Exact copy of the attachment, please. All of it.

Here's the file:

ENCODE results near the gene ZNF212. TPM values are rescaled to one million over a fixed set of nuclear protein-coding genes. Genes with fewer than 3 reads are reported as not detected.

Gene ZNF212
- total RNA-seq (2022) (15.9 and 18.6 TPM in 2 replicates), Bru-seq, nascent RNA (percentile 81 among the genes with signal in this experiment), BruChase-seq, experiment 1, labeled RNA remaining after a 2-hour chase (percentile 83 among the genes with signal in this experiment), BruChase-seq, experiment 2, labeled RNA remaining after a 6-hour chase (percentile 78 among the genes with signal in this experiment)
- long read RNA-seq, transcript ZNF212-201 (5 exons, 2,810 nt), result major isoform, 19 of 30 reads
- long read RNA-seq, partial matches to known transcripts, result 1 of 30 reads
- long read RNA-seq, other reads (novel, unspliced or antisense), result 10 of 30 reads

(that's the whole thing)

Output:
ENCODE results near the gene ZNF212. TPM values are rescaled to one million over a fixed set of nuclear protein-coding genes. Genes with fewer than 3 reads are reported as not detected.

Gene ZNF212
- total RNA-seq (2022) (15.9 and 18.6 TPM in 2 replicates), Bru-seq, nascent RNA (percentile 81 among the genes with signal in this experiment), BruChase-seq, experiment 1, labeled RNA remaining after a 2-hour chase (percentile 83 among the genes with signal in this experiment), BruChase-seq, experiment 2, labeled RNA remaining after a 6-hour chase (percentile 78 among the genes with signal in this experiment)
- long read RNA-seq, transcript ZNF212-201 (5 exons, 2,810 nt), result major isoform, 19 of 30 reads
- long read RNA-seq, partial matches to known transcripts, result 1 of 30 reads
- long read RNA-seq, other reads (novel, unspliced or antisense), result 10 of 30 reads